Creative Audio Effects
Delving in and getting experimental with your stock audio effects is a great way to inspire a bit of creativity. Ableton Live comes stocked with so many great effects, and combining them can provide some great results. If you’re stuck for ideas, try to answer these questions:
• What does a piano sound like when it’s run through an overdrive, then into a reverb, then into a grain delay? How about if it’s an orchestral sample rather than a piano?
• How does a single synth note react when you add some resonators?
• What would an old jazz sample sound like going through a vocoder or corpus? What happens if you then run it through a reverb and add an auto pan or auto filter to give it some movement?
These are just random questions and you can think up plenty of your own, but the idea here is to start thinking about how you can use the plugins you have at your disposal to totally mess up sounds, then see if you can use them in your project in any way.
A distorted vocal could be a great lead part, or it could provide a really beautiful bit of texture to a lush choral part. An old distorted record sample could make something amazing when you add a hip hop beat under it. When you stop thinking logically about what effects should go with what sounds and start thinking “what if” and “what’s the most unorthodox use for this plug-in“, you can get some really unique results that people most likely haven’t heard before. Get creative and don’t just limit this to synths and plug-ins, try throwing audio samples such as foley or field recordings or instrument loops etc through these. You will definitely have something unique on your hands!
Convert Existing Audio Into MIDI (Then Add MIDI Effects)
Audio samples and sample packs are cheaper and easier to obtain than ever these days thanks to the internet and websites like Splice. You don’t have to look very far to find a pack of audio clips ready to slot into your production, but a lot of them might sound a bit too readily produced for you or might not quite have the sound or the vibe you’re looking for.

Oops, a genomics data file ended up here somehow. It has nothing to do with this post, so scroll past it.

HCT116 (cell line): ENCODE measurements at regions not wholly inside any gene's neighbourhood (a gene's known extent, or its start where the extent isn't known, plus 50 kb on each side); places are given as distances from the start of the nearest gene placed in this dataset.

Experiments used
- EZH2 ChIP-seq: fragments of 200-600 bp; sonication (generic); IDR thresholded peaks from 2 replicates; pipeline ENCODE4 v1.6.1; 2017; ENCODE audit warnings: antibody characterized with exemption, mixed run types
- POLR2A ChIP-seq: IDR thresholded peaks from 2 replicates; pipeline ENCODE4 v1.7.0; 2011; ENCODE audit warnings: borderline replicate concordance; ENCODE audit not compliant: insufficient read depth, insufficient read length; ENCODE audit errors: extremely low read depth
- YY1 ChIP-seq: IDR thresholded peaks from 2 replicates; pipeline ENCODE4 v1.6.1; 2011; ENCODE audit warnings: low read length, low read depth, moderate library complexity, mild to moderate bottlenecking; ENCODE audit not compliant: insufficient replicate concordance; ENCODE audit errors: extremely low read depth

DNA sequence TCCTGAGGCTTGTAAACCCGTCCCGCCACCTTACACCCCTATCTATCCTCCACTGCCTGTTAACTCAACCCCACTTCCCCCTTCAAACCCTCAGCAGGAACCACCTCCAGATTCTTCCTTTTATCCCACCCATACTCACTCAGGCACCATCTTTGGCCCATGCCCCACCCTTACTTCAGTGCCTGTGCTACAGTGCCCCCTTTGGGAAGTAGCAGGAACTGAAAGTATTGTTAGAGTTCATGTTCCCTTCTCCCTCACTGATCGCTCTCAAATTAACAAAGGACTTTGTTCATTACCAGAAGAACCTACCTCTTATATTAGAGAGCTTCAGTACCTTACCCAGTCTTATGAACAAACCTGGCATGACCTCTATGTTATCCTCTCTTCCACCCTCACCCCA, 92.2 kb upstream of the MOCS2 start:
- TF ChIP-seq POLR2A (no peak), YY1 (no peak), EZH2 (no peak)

A great way to use audio samples a bit differently is Ableton Live’s Convert to Harmony feature. This was introduced back in Live 9 and essentially what it does is take the melodic ideas of an audio track and convert that into MIDI (as best it can). The results aren’t always perfectly accurate, but they can definitely be useful and used as a good basis for new ideas. There are two ways to use it:
• Drag and drop an audio clip onto a MIDI track. Ableton will ask you “What type of audio material are you converting?” Select Harmony. (Melody and Drums can also be useful options, but for the sake of this article we’re just focusing on Harmony).
• Drag and drop an audio clip onto an audio track. Ctrl + click or right click on the audio file, then select Convert Harmony to New MIDI Track. This will create a new MIDI track with your converted clip, and also leave the original audio.
Now that you have your converted your audio track to a MIDI track, does it sound good or close to the original? Are there some fragments that Ableton picked up that could form useful parts? Get in there and start moving parts around. Restructure chords. Cut out the parts you like and past them in a new clip, then fill in the blanks around them with your own MIDI info. Try adding a moving all the notes up or down a semitone, then add a Scale on to push everything into key.
Try picking an existing song you like and applying this to a melodic part that you like the sound of. It might not get it close enough that it sounds like the original, but it could get it close enough that there’s still a great melodic idea there. Just make sure if you’re doing this you move the notes around enough that it doesn’t sound recognisable as the original track, as sampling and plagiarism is a whole different debate!